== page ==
Re: Law Society Underestimates Need [Wandering Bear's reply] FWD

Tom Boland (wgcp@earthlink.net)
Mon, 6 Apr 1998 15:01:31 -0700 (PDT)


FWD  CC Replies to Wandering Bear <wandering_bear@juno.com>

 It is Lawers and Judges that make up the mainstream world.If they are
dehumanized by what they have created then it is their own fault.
 I would question that they had any humanity in the first place for
creating a society where this kind of poverty and homelessness exsists.

WB

On Mon, 6 Apr 1998 08:33:14 -0700 "Flower Child & Zephyr"
<nternet@c2i2.com> writes:
>I have seen more lawyers and judges than homeless persons,
>"dehumanized by
>society."  I thought the sometimes-ragged homeless had been
>dehumanized by a
>lack of society, or by an ill-functioning society.  Flower Child
>
>-----Original Message-----
>From: Graeme Bacque <gbacque@arcos.org>
>To: Homeless Persons Network <HPN@aspin.asu.edu>
>Date: Monday, April 06, 1998 2:19 AM
>Subject: Law Society Underestimates Need
>
>
>>April 6, 1998
>>
>> Lawyers' meal for the poor erupts in melee
>>
>>By Leslie Papp
>>Toronto Star Staff Reporter
>>
>>Lawyers and judges serving dinner to the poor ran out of food with
>about
>>200 people still waiting to eat last night, sparking shoving matches
>as
>>the homeless mobbed volunteers from the Law Society of Upper Canada.
>>
>>Enraged people, some travelling from the far edges of the city only
>to
>>go hungry, screamed obscenities at organizers.
>>
>>Others surged forward, trampling the tulip beds outside Osgoode Hall
>as
>>they encircled volunteers who handed out a consolation gift to those
>>barred from the law society's ornate dining hall - $10 vouchers for
>>meals at Swiss Chalet.
>>
>>Soon those were gone, too, leaving many people who had waited in line
>>for more than an hour with nothing.
>>
>>BOOK-LINED HALL
>>
>>``You guys are pathetic,'' shouted a homeless man on crutches at the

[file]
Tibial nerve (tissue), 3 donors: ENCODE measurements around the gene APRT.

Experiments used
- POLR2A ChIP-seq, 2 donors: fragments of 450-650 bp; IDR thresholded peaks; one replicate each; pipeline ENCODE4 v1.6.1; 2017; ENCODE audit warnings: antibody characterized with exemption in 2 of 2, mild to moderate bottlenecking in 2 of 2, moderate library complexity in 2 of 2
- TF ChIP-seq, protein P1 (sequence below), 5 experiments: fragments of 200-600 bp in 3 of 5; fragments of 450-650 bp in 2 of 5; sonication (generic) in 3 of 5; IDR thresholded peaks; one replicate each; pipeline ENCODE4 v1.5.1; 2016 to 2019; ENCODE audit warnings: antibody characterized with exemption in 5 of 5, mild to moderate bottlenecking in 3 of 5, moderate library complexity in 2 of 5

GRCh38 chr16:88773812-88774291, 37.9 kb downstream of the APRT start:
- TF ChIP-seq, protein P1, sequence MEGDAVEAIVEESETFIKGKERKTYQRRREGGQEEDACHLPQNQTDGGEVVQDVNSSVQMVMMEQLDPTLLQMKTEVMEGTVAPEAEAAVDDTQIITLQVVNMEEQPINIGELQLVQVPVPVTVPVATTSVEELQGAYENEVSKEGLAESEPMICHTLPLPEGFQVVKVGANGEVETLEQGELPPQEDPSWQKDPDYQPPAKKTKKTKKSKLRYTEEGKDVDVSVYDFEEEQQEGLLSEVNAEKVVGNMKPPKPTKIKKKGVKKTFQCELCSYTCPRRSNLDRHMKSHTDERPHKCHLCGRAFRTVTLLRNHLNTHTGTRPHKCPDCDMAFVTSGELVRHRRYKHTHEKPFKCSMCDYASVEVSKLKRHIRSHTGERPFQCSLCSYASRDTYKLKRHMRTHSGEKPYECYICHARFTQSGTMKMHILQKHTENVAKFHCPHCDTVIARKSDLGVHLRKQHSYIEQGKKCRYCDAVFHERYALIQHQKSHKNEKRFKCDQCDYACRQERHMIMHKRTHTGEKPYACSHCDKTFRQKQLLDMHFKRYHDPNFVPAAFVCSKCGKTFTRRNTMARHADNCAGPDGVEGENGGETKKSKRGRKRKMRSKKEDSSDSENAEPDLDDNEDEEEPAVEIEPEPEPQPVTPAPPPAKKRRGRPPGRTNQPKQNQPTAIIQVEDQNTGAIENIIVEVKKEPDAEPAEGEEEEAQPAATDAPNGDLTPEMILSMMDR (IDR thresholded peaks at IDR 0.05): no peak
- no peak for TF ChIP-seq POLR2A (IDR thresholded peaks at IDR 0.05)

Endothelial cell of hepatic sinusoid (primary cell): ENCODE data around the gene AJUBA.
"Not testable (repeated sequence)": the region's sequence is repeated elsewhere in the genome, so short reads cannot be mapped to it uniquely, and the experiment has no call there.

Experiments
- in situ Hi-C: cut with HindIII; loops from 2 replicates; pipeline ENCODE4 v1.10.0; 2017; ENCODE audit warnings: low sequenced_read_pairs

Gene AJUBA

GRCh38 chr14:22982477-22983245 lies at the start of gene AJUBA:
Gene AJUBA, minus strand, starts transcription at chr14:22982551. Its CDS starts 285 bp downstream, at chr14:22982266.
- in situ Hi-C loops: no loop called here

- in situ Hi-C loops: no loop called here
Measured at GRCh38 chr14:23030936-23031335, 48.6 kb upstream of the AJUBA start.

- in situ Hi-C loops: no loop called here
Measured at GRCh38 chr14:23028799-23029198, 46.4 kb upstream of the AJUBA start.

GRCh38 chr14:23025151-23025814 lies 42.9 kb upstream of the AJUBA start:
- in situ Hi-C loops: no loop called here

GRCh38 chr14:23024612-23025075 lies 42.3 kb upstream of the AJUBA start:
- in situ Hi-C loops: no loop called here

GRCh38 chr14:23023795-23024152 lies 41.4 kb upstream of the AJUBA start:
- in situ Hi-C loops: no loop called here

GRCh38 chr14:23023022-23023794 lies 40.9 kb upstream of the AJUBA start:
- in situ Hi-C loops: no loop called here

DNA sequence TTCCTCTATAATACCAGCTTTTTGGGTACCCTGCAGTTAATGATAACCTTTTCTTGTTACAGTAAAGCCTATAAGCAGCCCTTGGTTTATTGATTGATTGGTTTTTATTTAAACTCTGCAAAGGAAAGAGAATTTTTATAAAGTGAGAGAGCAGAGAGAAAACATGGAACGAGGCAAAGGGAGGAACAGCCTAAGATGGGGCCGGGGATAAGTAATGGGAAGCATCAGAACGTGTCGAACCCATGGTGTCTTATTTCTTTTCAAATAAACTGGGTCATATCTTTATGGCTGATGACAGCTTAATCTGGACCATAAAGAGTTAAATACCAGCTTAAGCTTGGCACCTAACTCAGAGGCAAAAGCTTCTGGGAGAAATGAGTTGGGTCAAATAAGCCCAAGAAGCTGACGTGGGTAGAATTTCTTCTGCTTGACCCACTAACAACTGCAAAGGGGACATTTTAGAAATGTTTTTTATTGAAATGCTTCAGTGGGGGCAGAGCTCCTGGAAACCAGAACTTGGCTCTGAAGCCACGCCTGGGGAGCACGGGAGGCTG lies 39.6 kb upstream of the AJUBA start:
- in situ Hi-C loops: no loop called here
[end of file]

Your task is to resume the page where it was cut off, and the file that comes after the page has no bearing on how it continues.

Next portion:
>>edge of the crowd, as law society volunteers, all wearing dark-blue
>poor
>>boy caps stylishly backward, announced they had no more to give.
>>
>>``Free food for the select few,'' yelled another man in the crowd.
>>``Don't offer us stuff you can't deliver.''
>>
>>Inside, almost 300 people were fed in the society's book-lined hall -
>>served by about 50 lawyers, judges and other volunteers.
>>
>>Surrounded by stained glass windows, ornate coats of arms carved in
>>walnut, and soaring coffered ceiling, the homeless ate soup, roast
>beef
>>and chicken, salad, apple pie and ice cream.
>>
>>But here, too, trouble erupted when an exchange of words between two
>>diners escalated into a brawl.
>>
>>One man was left lying on the oak floor in a corner of the hall,
>>bleeding from his mouth and forehead with a pile of bloody paper
>napkins
>>heaped around him. Police and an ambulance crew were summoned and he
>was
>>taken to hospital.
>>
>>Organizers were visibly distressed. But the homeless, who face
>violence
>>as a matter of course in their everyday lives, took the incident in
>>stride.
>>
>>``It was great - free entertainment,'' one man shouted to police
>>officers while continuing to dine at the table where the fight had
>>occurred.
>>
>>The injured man's assailant ran off before police arrived.
>>
>>Outside, after being denied access, David Colbeck, 58, summed up the
>law
>>society's efforts with a quip.
>>
>>``Why are lawyers always practising?'' he said. ``Because they just
>>can't get it right.
>>
>>``They're screwing us around,'' Colbeck added. ``I spent $2 to get
>here
>>on the TTC, and I'll need $2 to get back, and for what?'' Later, one
>of
>>the event's organizers and chair of the dinner, lawyer Nancy
>Backhouse,
>>tried to put the unexpectedly high turnout in the best possible
>light.
>>
>>``We're ecstatic that so many people have honoured us with their
>>attendance,'' she said.
>>
>>The fight and the anger outside were unfortunate, she said: ``Maybe,
>>when we get more experience with this, it will be better.''
>>
>>The aim of the evening was to give the poor a much-needed meal but
>also
>>to put a ``human face'' on the problem of homelessness, letting
>judges
>>and lawyers meet a social class they would normally see only during
>>criminal trials, Backhouse said.
>>
>>``This humanizes a group of people very much dehumanized by
>society,''
>>she said, adding that perhaps the homeless would view judges and
>lawyers
>>in a better light, too.
>>
>>--
>>*******************
>>Graeme Bacque
>><http://web.arcos.org/gbacque>
>>(#2226799 on ICQ)
>>++Question and challenge *all* human 'authority'++
>>**************************************************

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